Editing InDesign Documents Online

Adobe InDesign is the tool of choice when it comes to creating high-quality print-ready documents. If you look at nearly any magazine or high-end printed piece these days, chances are it was created with InDesign.

While InDesign is hands down the perfect format for print (as well as for some forms of web imagery, such as infographics), it is not for everyone. In the first place, InDesign assumes a certain aptitude for design itself, and a fluency with the nuanced vocabulary of typography and layout. Even if one brings those talents, there remains the steep learning curve inherent to the InDesign software. You can do anything you can dream of creatively, but you must first learn how.

InDesign-centric collaboration

Fortunately, the designer is usually one member of a team of professionals: because documents are multi-faceted, they are typically built collaboratively. Designers with InDesign skills are essential to defining and maintaining the look and feel of a document, while the informational components of a document – the source text and selected imagery are provided by one or more content specialists. Whether an author, a business person, or legal counsel, they are usually those people with neither the time nor the inclination to get their hands dirty with InDesign.

InDesign came on the scene as a desktop software product, and to this day, more InDesign documents are created and maintained solely with it, rather than through any web-based form of collaboration.


Whether by email, marked-up hard copy, or PDFs exchanged through a web portal, content owners and stakeholders will typically inform designers of changes to the document at the center of this shared activity. The all-powerful InDesign expert manages everything about the document: for example, they can quite easily change any any piece of text, and they also have complete control over style and layout. Because of it's flexibility, InDesign does not mandate or prescribe a single best practice for collaborative authoring.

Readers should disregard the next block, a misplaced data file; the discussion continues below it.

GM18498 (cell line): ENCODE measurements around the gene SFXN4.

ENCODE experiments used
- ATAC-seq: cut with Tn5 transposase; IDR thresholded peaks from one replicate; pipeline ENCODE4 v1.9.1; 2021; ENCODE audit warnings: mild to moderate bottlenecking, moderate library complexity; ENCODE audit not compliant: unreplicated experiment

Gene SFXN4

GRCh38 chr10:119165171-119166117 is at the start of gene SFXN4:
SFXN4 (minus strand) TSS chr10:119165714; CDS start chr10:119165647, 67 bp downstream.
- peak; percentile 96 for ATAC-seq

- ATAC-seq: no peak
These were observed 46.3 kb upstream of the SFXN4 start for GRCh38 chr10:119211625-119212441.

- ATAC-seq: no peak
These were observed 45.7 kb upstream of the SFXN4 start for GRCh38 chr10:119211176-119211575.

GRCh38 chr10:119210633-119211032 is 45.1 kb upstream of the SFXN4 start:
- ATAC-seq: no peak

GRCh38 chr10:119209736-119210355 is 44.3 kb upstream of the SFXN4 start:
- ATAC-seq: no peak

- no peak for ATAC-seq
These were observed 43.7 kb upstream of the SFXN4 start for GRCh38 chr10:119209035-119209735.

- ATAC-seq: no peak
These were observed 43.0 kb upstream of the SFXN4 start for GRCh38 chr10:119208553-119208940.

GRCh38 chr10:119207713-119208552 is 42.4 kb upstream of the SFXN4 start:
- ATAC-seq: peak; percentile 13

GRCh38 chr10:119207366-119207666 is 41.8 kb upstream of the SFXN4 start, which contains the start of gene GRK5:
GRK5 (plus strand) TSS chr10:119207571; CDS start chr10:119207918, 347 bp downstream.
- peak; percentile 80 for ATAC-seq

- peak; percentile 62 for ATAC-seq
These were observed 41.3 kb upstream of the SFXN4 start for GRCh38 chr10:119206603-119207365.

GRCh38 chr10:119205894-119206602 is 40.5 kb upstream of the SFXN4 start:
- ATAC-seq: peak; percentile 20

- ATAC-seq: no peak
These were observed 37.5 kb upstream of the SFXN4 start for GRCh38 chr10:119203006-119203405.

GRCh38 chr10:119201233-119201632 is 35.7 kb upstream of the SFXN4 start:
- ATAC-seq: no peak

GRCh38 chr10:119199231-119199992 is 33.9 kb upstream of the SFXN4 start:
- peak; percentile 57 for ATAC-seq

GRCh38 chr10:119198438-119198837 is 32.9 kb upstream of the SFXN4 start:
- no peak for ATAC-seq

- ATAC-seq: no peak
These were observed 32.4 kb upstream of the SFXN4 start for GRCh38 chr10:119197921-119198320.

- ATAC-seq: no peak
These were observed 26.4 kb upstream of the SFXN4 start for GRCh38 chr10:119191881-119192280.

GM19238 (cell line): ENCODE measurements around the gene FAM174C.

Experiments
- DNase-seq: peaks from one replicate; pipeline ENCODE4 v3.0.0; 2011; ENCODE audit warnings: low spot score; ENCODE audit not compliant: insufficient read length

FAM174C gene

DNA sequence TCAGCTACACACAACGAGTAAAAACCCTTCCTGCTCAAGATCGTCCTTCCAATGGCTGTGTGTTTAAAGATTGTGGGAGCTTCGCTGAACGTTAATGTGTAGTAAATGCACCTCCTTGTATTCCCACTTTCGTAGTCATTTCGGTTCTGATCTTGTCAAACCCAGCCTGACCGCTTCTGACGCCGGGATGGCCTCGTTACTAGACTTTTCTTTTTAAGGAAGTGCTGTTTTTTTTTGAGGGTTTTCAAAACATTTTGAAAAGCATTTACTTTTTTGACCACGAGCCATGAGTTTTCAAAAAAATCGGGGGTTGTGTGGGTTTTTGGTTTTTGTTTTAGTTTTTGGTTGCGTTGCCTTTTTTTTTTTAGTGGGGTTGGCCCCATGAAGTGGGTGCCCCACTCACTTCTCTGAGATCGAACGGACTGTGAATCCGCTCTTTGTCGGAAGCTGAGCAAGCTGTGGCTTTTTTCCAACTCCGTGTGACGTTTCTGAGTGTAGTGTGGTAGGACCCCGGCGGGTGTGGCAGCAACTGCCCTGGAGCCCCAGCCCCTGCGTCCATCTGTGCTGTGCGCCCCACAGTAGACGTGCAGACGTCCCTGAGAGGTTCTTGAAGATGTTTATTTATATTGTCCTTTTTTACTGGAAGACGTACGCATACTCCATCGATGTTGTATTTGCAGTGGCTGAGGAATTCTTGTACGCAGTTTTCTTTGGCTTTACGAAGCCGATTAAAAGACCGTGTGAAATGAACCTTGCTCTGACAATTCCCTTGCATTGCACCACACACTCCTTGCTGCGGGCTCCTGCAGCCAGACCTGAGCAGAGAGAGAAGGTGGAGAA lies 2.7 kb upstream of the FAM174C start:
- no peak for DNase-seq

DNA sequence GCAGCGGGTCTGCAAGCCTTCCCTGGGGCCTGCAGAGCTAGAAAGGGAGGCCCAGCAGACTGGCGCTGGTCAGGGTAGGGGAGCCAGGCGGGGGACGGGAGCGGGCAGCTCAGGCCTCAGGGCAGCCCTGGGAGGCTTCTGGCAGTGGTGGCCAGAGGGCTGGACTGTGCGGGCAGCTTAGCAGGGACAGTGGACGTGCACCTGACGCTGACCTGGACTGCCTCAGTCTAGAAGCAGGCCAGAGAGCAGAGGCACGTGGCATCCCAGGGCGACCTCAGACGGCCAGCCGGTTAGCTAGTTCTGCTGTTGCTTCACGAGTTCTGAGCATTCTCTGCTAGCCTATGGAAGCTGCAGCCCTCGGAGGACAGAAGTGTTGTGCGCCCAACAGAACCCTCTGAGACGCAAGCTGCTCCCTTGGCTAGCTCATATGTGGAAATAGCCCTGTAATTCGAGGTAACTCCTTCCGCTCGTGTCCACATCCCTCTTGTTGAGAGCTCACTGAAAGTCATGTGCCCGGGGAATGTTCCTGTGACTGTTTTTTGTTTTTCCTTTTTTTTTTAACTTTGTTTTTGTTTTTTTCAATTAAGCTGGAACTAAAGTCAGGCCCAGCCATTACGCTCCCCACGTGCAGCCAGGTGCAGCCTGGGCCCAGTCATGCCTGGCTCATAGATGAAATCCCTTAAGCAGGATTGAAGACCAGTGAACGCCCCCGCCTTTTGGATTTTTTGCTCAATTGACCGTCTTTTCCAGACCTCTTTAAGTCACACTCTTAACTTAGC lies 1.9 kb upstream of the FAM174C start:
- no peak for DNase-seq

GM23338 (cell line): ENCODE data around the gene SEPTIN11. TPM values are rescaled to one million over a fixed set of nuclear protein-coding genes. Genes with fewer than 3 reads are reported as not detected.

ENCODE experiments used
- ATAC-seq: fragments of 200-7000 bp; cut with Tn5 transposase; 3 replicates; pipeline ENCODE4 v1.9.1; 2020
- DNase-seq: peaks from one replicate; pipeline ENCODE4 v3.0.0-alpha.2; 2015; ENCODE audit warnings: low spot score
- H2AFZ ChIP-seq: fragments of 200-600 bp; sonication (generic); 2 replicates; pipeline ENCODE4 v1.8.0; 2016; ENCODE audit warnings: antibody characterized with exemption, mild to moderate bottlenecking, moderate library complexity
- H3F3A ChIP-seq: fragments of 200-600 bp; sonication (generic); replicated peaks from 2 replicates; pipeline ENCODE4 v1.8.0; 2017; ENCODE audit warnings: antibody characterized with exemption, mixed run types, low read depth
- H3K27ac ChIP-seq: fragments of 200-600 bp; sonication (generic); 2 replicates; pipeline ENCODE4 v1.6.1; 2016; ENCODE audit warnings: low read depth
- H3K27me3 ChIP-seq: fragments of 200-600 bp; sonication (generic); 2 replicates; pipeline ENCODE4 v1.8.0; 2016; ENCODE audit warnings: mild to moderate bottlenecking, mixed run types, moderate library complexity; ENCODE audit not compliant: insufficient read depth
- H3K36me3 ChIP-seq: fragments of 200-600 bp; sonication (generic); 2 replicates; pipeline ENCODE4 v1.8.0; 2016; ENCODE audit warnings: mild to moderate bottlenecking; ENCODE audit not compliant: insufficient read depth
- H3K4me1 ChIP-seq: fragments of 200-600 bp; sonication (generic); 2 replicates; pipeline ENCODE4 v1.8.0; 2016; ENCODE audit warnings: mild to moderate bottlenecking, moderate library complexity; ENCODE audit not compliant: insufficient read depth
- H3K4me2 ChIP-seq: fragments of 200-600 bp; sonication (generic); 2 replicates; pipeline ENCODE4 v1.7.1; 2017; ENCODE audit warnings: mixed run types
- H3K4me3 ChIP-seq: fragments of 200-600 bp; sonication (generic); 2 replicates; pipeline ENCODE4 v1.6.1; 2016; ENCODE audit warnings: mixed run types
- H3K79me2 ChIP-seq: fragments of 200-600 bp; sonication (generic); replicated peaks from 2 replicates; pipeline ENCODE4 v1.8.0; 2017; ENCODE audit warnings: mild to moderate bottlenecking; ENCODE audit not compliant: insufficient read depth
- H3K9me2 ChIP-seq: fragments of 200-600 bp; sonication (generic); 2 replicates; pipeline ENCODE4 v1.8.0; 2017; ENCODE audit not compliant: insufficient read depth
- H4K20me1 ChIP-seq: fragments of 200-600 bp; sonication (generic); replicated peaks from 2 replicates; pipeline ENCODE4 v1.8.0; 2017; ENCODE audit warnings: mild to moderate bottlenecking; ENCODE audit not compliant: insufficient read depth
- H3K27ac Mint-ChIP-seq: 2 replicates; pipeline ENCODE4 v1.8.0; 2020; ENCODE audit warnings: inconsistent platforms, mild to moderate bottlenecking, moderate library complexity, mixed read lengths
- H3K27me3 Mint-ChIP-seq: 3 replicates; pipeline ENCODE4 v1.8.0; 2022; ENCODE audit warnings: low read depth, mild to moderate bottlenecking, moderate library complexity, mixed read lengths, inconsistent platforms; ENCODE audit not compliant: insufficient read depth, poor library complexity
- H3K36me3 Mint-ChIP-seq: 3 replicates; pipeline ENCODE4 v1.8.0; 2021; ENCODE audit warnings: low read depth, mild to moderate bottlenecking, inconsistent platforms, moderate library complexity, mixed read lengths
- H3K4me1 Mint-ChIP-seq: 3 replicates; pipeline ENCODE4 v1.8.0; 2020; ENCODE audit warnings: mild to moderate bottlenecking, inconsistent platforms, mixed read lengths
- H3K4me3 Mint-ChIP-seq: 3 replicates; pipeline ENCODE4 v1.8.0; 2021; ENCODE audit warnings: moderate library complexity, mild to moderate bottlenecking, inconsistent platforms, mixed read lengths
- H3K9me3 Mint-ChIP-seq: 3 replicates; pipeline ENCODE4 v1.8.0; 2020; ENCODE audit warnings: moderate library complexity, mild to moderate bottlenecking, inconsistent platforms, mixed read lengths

The limits of desktop-only workflow

As organizations grow, and the number of users providing input to documents increases, the workflow in which disparate authors are focused around a central InDesign resource (whether an individual or a team of designers) can encounter challenges:

  • The process of communicating content or design changes is often time-consuming and inefficient.
  • Errors can be introduced through mis-communication.
  • Designers may bypass validation processes, thanks to InDesign's free-form nature.

At this point, it becomes clear why Adobe introduced a server form of the InDesign product, and why InDesign was made extremely extensible, allowing it to support easy automation of authoring and publishing processes.

Liberation: separating content from presentation

InDesign Server enables online editing workflows that let designers control the style of a document, while content authors and business users control the content in parallel. This is accomplished by separating the two dimensions of the document:

  • Content; the text and images maintained by authors
  • Rendition intent; the style catalog and layout maintained by designers